Mastering the web job search

Recommendations, the dailies and TV adverts are a few ways trough which we get jobs. However, how competent are your skills when it comes to navigating websites while you’re looking for suitable vacancies? Here is how you can get the most out of job sites.

Have a job search plan

Look at your daily schedule and find windows of time to job hunt. To maximise your time on the websites, break the process down further. Say, you can use Mondays to job hunt, and then set aside an hour or so on Wednesdays to review your CV and tailor it to specific positions that you’re applying for. Finally, you can use the other days of the week for follow-ups.

Use the sites sparingly

You may frown upon this, but this might be the best advice you’ll get as you job hunt. Don’t rely solely on websites. Use them as sources of information and spend most of your time networking. The job market is shifting and employers are relying more on recommendations to find the best candidates for their organisations. Therefore, use at least 90 per cent of your time to grow your contact list and build a strong network, and the remaining 10 per cent on the job sites.

Looking for work is a job in itself; make good use of the time that you’ve set aside. If possible, hole yourself up in a quiet room to avoid any distractions as you go through the sites.

Familiarise yourself with the top job sites in your area – that is if you’re looking for a job locally. As of 2018, BrighterMonday, LinkedIn, Career Point Kenya, OLX Jobs, Kenyan Career, Job Web Kenya and MyJobMag are some of the top sites to look into.

Filters will save you time by narrowing down your hunt.  Take advantage of these by focusing your job search on the field, salary range, location (county instead of region), experience and education.

CV should clearly tell your career story

Therefore, other than the well-written resume, plug in your certificates, if you have advanced degrees which you think will be assets in your field. These will put you head and shoulders above the rest of the applicants.  As part of self-branding, include links to websites that highlight your work, too.

Set up alerts

Once you get the hang of using websites, keep up the momentum with the alerts. Once-a-day emails will keep you updated on new job listings as soon as they go online. 

Don’t be all over the place

If you have 15 job sites, don’t use all of them… to save your sanity.  Keep it simple. Many of these sites post the same jobs, hence identify and sign up for the best three, at least – this will boost your chances of landing an interview.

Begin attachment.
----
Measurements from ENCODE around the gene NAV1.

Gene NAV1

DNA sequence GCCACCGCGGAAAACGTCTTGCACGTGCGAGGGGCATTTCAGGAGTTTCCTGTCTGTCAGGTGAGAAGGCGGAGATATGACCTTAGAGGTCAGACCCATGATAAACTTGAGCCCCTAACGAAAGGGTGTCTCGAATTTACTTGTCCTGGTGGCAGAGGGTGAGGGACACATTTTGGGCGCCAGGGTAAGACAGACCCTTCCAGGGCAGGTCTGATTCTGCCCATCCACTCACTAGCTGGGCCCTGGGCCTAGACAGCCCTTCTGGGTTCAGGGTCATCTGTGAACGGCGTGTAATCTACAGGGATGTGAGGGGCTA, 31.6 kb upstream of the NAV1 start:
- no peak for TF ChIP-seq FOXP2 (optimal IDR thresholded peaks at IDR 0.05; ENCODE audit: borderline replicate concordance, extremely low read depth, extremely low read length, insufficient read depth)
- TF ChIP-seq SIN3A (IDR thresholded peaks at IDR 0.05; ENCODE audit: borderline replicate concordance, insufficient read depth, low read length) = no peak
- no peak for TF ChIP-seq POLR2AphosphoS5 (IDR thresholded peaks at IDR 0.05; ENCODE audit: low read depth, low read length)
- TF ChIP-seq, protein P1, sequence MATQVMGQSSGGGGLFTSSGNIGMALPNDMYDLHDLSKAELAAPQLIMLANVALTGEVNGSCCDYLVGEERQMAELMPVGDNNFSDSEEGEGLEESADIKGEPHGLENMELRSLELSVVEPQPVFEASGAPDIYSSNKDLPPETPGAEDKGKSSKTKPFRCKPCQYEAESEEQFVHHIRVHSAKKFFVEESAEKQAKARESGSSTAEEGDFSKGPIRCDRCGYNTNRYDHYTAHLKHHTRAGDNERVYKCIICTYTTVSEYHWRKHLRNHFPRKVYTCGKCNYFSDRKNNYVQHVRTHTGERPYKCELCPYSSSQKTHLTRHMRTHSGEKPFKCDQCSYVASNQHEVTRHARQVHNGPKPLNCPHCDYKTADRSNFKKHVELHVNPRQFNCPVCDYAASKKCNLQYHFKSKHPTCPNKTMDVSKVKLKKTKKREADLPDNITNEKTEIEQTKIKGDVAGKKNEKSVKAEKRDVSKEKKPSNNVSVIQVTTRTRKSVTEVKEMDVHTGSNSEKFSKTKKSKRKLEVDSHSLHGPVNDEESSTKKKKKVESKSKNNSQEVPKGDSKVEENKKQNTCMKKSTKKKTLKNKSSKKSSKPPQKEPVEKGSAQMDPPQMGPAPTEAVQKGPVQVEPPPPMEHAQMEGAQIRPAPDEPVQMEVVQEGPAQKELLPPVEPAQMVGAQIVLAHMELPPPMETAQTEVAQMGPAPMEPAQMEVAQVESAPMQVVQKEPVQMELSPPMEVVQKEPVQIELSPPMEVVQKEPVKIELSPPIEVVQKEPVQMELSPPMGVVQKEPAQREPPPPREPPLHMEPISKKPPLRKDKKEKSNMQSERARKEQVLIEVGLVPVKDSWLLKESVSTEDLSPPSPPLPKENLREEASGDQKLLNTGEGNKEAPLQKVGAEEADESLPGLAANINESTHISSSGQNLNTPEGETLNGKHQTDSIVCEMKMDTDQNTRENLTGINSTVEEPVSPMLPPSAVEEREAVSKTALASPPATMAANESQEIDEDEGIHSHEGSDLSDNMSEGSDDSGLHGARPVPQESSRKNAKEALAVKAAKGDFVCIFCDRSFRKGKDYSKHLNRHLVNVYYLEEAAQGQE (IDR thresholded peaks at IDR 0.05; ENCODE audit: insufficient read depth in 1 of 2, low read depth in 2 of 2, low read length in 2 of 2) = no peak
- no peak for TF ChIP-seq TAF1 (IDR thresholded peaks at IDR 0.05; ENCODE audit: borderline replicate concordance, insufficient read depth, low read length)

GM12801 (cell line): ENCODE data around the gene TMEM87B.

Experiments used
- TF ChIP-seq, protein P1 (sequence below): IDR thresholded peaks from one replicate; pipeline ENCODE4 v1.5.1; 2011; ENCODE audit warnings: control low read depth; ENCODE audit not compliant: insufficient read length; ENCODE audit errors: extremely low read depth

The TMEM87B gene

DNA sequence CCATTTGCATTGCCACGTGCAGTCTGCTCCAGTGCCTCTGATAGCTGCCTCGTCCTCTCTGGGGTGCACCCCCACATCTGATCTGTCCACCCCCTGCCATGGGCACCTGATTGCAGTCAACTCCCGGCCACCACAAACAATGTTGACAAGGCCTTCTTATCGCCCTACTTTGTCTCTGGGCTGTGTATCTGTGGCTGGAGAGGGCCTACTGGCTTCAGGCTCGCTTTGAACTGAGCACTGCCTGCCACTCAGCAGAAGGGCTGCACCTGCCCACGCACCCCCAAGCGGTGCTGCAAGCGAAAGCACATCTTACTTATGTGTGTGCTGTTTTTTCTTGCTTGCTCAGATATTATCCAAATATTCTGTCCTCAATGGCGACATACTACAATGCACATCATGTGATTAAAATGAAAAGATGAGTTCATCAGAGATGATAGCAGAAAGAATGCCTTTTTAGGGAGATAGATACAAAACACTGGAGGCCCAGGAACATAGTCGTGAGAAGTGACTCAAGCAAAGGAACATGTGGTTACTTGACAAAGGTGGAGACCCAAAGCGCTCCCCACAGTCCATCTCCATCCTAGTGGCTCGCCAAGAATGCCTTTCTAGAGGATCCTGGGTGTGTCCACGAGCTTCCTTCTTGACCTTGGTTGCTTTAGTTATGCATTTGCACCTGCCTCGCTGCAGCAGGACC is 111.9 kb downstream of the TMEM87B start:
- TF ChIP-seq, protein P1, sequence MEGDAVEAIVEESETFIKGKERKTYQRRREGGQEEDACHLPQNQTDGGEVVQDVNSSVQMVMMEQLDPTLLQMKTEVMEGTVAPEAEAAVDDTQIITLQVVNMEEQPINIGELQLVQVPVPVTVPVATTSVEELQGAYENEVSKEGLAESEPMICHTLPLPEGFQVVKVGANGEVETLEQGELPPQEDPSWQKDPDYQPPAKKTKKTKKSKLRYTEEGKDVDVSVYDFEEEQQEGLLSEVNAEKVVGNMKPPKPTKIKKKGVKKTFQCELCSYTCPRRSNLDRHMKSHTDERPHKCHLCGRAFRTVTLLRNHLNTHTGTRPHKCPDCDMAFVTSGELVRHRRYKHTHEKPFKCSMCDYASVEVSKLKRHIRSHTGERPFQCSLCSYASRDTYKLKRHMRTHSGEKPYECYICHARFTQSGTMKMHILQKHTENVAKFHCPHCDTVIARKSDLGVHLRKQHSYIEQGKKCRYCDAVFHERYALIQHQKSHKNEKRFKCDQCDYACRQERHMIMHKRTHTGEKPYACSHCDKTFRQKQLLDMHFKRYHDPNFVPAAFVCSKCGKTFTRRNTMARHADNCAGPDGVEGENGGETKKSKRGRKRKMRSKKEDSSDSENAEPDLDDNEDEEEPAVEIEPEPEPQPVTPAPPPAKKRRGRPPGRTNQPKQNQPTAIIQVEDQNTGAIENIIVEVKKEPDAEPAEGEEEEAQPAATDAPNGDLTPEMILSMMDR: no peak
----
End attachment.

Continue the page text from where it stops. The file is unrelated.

Ensure that the sites are legitimate. Verify the name, address and phone numbers.  Steer clear of sites that don’t have a Privacy Policy, which you should read before signing up. The policy should disclose the information that the site collects and what they do with it.

Once you’ve registered, don’t depend on auto-apply. Yes, it is easier, but this method is likely not going to get you interviews. Customise your CV to every vacancy that you apply for.

If you’re a LinkedIn user, keep your profile up to date

Be comprehensive about your objectives and leave nothing to chance when you talk about your skills. Highlight recent experiences and update your headline, which should stand out and state, clearly, what you do and the position you’re looking for.

Sites such as BrighterMonday and LinkedIn ask about your availability. If you’re able to do so, let potential employers know how soon you’ll be able to fill the position if you get the job.

As you build your network, look at companies that you’re interested in and follow them if they are on sites such as LinkedIn and Facebook. This will help you stay in the know about the organisations’ milestones and news on any vacancies when they become available. 

Use Google Sheet to organise your call backs as they come – this will save you a lot of time. You can avoid applying for the same job twice by keeping track of the ones you’ve applied for.

Use keywords

Increasingly, recruiters are now using Applicant Tracking Systems (ATS) to sieve through CVs. This means that more than 50 percent of the CVs and applications sent will be rejected by Résumé Robots before they even reach the human resources manager’s desk.  The ATS has to understand your CV for you to have a shot at the shortlist. Identifying keywords and phrases on the employer’s website will give you an edge over other applicants. Find and note the keywords used in the job overview and candidate specifications. Also, focus on the role and industry in which you want to work.

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